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article imageGirl, 17, sues motel for facilitating human trafficking

By Arthur Weinreb     Mar 14, 2017 in World
Philadelphia - A 17-year-old girl is suing a Philadelphia motel claiming the motel facilitated her being forced to provide sexual services. The lawsuit is the first of its kind under a Pennsylvania law that holds businesses liable if they facilitate human trafficking.
The lawsuit was launched Friday in the Philadelphia Common Pleas Court. The teen is seeking $50,000 in compensatory and punitive damages from the Roosevelt Inn, manager Yagna Patel and UFVS Management Company, the motel’s parent company.
The girl, known as M.B., alleges she was forced into the sex trade in 2013 when she was 14 and was trafficked out of the motel for almost two years. The girl claims the manager of the motel knew or ought to have known she was the victim of human trafficking and the motel benefited financially from her sexual exploitation.
According to the lawsuit
the girl was forced to have sex with more than 1,000 men during the time she was held captive by her pimps at the motel. She alleges there were so many signs she was being trafficked, the management and employees of the motel had to know what was going on.
The suit alleges the teen’s traffickers advertised her services on the Internet and when men appeared in the lobby, they were shown her room by a clerk named “Abdul.” She also claims there were a lot of signs indicating her predicament. Men as well as other minors were often seen going in and out of her room that often contained used condoms and smelled of marijuana. The "Do not disturb" sign was almost always on her door. M.B. also alleges when employees of the motel saw her, she often appeared frightened and was dressed in a sexually provocative manner. reports, Patel, 72, denies any knowledge of M.B. being trafficked. Patel, who worked at the motel for 30 years said, “We just rent the room and that’s all we can do.” He added the motel worked closely with the police and forced those who were unruly in the rooms to leave.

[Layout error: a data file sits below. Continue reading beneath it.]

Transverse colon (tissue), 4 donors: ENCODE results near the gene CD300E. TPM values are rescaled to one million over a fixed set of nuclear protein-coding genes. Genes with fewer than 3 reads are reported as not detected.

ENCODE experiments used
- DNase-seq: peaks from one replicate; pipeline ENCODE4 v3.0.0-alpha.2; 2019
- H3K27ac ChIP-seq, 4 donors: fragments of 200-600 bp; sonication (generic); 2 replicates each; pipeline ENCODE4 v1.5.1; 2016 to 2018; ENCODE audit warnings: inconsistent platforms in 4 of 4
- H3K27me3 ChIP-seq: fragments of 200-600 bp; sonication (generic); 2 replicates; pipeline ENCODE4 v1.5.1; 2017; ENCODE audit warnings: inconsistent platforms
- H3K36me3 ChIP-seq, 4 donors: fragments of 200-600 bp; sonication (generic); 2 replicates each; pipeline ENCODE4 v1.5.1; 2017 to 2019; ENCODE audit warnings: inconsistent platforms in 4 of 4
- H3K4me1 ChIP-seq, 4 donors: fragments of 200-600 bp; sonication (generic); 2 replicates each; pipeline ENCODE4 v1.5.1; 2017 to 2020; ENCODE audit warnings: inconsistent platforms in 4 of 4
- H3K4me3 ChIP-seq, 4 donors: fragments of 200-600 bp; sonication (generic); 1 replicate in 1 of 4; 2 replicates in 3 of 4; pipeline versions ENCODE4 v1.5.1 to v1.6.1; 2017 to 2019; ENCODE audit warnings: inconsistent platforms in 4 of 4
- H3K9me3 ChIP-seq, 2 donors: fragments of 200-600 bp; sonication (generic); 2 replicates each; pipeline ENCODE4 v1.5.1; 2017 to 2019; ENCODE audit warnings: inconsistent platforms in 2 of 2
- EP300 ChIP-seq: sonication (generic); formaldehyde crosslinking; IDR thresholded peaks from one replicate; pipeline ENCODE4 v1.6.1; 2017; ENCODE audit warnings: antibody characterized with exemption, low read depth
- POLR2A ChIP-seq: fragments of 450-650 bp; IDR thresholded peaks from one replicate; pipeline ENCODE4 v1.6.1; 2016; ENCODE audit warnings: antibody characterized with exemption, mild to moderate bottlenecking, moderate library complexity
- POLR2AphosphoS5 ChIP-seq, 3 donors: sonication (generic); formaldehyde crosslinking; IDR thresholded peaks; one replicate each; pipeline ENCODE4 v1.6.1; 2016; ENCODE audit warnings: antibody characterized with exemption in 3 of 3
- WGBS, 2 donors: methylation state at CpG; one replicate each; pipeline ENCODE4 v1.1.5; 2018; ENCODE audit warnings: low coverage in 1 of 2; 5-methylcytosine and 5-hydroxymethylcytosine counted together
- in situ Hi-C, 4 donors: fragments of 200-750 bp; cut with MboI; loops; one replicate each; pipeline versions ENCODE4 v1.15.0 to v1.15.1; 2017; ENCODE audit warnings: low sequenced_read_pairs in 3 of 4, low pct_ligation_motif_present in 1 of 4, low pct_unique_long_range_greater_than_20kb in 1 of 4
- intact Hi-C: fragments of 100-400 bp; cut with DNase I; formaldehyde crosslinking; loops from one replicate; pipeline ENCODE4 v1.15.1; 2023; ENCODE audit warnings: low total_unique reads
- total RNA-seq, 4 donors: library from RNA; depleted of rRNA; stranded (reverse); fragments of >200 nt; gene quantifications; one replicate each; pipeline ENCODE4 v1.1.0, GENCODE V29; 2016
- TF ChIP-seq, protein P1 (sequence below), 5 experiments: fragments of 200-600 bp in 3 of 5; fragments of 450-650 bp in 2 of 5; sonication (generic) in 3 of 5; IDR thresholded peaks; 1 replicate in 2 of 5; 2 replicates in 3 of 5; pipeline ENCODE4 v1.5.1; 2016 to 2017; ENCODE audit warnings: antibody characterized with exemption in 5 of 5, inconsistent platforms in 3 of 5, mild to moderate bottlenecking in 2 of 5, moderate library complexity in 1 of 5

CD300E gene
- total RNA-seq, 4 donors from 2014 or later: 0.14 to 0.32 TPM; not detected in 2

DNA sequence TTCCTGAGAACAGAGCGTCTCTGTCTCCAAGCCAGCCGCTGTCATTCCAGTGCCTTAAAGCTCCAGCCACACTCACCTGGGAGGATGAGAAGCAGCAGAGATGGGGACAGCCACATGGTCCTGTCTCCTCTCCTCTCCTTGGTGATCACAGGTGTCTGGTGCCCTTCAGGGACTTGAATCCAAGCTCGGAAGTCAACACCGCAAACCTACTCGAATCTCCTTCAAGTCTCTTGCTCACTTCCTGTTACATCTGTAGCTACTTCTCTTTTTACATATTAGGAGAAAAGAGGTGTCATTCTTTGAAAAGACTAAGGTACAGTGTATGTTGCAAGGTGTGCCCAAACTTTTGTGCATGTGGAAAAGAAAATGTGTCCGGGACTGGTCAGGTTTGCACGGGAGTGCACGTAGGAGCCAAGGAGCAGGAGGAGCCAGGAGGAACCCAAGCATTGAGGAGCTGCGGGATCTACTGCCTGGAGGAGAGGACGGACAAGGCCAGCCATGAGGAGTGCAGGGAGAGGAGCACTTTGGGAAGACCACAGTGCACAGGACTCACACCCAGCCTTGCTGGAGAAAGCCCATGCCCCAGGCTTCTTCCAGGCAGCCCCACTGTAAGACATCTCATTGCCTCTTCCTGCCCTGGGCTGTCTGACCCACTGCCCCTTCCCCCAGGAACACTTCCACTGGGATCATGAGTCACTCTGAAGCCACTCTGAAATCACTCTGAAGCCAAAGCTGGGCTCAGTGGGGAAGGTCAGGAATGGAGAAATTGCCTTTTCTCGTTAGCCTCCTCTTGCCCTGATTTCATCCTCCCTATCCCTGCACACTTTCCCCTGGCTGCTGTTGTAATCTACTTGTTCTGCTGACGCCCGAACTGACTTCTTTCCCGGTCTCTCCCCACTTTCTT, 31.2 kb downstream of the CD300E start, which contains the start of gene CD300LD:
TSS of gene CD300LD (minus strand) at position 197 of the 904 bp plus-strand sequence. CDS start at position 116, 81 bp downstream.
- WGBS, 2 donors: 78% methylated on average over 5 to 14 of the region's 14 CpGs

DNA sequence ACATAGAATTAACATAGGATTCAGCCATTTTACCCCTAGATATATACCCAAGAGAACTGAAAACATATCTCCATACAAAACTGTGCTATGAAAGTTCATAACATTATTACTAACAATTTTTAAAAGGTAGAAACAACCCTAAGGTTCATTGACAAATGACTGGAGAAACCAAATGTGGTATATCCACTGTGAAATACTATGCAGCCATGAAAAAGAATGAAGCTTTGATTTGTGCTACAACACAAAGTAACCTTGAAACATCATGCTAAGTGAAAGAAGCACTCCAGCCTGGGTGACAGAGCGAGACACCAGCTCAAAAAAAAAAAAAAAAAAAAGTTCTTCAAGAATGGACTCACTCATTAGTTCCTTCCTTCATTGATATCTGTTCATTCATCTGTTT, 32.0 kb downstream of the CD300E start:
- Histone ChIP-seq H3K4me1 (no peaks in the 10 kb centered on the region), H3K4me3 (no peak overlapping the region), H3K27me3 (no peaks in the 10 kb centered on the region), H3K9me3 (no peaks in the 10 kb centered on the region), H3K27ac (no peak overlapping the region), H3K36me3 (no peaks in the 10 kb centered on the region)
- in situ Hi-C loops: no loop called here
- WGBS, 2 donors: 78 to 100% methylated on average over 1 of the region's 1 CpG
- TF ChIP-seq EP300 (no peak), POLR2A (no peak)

Prosecutors in Philadelphia have called the Roosevelt Inn “the epicenter of human trafficking” and in pretty well all cases, the victims have been found at the motel. But Assistant District Attorney Erin O’Brien said Patel has always cooperated in the past and has appeared in court as a prosecution witness.
One of M.B.’s attorneys, Tom Kline, said this is the first lawsuit of its kind but more will come against hotel and motel owners. Kline said these owners will be held accountable when they “knowingly allow victimization of the most vulnerable in our society.”
Pennsylvania's Human Trafficking Act was enacted in 2014. Among its provisions, businesses that facilitate or knowingly assist in human trafficking can be subject to fines, loss of their business licences and other sanctions the court finds appropriate.
M.B. was able to eventually escape from her traffickers and was reunited with her family. She is currently receiving therapy.
More about Human trafficking, roosevelt motel philadelphia, human trafficking law pennsylvania, philadelphia district attorney's office, lawsuit against motel for human trafficking
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